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Advancements in Plastic Recycling Technologies

Chemicals | Aug, 2023

Plastics are ubiquitous as they serve multiple applications and are cheap to produce. However, the explosion in manufacturing and consumption of plastics has far outstripped the capacity to manage them at the end of their lifecycle. Plastic wastage is rapidly emerging as one of the urgent environmental issues of our times. Only 10% of used plastic is recycled and the rest is either thrown away on landfills, incinerated, or dumped in the oceans. Currently, plastic waste makes up about 40% of the world's ocean surfaces with 5.25 trillion pieces of plastic debris in the ocean. Every year, the United States contributes around 38 million tons of plastic in the oceans. Moreover, the use of raw materials for production of plastics is inherently unsustainable since it requires the use of petroleum-based products, which further perpetuates our dependence on non-renewable resources. Hence, there is a growing need to resort to plastic recycling to promote a circular economy and ensure sustainability in the environment. Even rising pressure from consumers and governments are pushing brand owners and retailers towards using recycle-friendly packaging so that no material is wasted. CSR initiatives to create ambitious targets for incorporating recycled plastics content are also heightening interest in plastic recycling.

Currently, mechanical recycling is the dominant technology for plastic recycling, which involves physical processes such as sorting, grinding, washing, separating, drying, re-granulating, washing, and then melting plastics so that they can be reused later. More than 99% of infrastructure and businesses use mechanical recycling as the primary means of recycling. Mechanical recycling technology is labor and time intensive and generally results in lower quality plastics than virgin plastics. Besides, with mechanical recycling, plastic can only be recycled a maximum of 5 to 7 times. Hence, the plastic recycling industry is resorting to advanced recycling technologies, namely chemical recycling as an alternative or complement to mechanical recycling. In recent years, chemical recycling has gained momentum due to its potential for an infinite number of recycling cycles. Chemical recycling technologies recycle used plastic into virgin-equivalent plastic using heat or chemical reactions. Advances in sorting technologies, common to both chemical and mechanical recycling technologies, are also increasing the efficiency of plastic recycling. For instance, deployment of artificial intelligence and Internet of Things (IoT) can enable automated sorting identifying molecular vibrations and thus enhance operational efficiency.




Here are some of the advances and emerging opportunities in the plastic recycling industry.

Solvent-based Purification (SBP) of Waste Plastics

Even after sorting the plastic waste by type, the material composition of each plastic might still be contaminated with foreign elements, depending on their end-use application. Solvent-based purification involves the use of a selective solvent dissolution process to eliminate impurities from postindustrial and postconsumer plastics. The technique involves extraction and dissolution with precipitation. The extraction techniques involve collection and sorting of waste plastics on the basis of their type and composition. Then, the sorted plastics are cleaned to remove any large debris or non-plastic components. In the dissolution precipitation process, the cleaned plastics are subjected to a solvent to dissolve dyes, pigments, and other such impurities. For instance, polyethylene terephthalate (PET) bottles can be depolymerized using ethylene glycol, which can then be purified and used to produce new resin. Solvents like limonene can be used to selectively dissolve contaminants from waste polystyrene (PS) and enable recycling of this material. Once the contaminants are dissolved, the solution and clean plastic material are separated through methods like filtration and centrifugation. The solvent is then recovered and utilized for further applications whereas the purified plastic undergoes steps like drying and palletization, which makes it suitable for reuse. However, this solvent-based purification of waste plastics faces some sustainability challenges such as the improper disposable of used solvents, which can harm ecosystems and human health. However, there have been advancements in solvent-based purification techniques.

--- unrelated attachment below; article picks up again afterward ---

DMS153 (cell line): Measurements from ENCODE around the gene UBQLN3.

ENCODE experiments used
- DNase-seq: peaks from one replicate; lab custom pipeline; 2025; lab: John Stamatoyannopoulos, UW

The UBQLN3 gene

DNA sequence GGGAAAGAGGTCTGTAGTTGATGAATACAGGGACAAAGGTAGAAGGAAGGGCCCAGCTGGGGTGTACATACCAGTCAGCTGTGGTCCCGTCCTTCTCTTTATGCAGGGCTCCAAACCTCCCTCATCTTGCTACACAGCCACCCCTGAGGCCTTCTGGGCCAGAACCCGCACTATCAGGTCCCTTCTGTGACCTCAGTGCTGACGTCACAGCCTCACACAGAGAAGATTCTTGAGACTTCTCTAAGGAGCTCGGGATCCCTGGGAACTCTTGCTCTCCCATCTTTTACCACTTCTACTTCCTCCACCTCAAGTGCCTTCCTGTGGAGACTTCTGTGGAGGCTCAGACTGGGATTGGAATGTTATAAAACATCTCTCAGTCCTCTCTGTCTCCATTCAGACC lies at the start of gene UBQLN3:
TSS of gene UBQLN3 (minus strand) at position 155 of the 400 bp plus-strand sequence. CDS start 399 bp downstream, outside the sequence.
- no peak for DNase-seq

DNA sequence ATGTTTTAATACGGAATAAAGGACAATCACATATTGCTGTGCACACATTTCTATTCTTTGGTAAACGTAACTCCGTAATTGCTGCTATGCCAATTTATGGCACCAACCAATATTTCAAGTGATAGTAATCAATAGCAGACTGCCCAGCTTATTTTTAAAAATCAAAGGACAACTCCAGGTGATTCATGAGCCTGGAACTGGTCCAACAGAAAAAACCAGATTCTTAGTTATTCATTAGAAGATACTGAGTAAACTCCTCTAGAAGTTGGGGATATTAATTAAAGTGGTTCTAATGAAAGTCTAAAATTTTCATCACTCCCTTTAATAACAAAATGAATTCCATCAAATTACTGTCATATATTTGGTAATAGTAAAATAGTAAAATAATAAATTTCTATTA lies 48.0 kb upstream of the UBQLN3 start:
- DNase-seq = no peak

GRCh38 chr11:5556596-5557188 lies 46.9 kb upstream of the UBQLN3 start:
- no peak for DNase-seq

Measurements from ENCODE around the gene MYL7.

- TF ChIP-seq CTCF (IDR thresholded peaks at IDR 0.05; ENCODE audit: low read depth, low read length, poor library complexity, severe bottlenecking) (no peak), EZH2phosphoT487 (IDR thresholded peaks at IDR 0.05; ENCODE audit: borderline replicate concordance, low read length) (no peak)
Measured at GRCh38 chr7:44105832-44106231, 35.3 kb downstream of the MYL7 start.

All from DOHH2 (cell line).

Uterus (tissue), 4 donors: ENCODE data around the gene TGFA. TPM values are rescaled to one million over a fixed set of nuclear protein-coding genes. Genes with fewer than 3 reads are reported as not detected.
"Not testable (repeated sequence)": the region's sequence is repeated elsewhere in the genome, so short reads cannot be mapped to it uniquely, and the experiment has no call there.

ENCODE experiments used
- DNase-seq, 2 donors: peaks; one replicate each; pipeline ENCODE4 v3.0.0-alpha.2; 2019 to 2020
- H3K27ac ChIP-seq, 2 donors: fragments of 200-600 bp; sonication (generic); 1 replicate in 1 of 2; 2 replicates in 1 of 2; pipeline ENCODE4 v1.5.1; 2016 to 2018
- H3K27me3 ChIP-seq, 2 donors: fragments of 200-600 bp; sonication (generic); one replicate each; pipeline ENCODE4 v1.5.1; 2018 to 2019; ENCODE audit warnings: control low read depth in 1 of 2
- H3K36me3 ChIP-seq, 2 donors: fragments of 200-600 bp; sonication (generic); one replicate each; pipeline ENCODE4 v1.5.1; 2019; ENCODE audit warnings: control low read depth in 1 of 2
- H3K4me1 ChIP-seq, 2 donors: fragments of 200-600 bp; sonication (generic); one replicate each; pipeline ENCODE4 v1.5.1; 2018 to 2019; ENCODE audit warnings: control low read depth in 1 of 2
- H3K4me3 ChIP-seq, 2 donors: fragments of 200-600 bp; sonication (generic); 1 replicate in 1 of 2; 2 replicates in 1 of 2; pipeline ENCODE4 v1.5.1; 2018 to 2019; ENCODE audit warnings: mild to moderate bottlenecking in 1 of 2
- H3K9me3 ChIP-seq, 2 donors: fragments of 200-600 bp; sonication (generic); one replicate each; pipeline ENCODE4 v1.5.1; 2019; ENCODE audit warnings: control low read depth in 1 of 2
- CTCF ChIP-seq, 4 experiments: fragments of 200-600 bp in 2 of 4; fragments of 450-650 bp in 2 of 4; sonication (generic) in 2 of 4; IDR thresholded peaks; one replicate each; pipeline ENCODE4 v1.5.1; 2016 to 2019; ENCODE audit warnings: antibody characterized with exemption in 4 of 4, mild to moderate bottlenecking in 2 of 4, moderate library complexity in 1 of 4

Now, researchers are exploring eco-friendly and bio-based solvents that have lower toxicity and reduced environmental impact compared to conventional solvents. Green alternatives such as supercritical fluids and natural solvents such as terpene oil can prove to be viable for a greater process efficiency and recoverability for subsequent use. Besides, investments are being made towards more efficient and cost-effective recovery methods to reduce energy consumption and increase the solvent recycling rates. Additionally, advanced separation technologies such as membrane filtration or supercritical fluid extraction are being employed to improve the efficacy of contaminant removal. Furthermore, purified plastics after the process are being used in products designed for upcycling or recycling to promote circular economy. Scholars are also investigating the optimal integration of SBP technologies with other treatment methods for the separation of mixed plastic waste more efficiently.

Pyrolysis Technique: Converting Plastic Waste to Fuel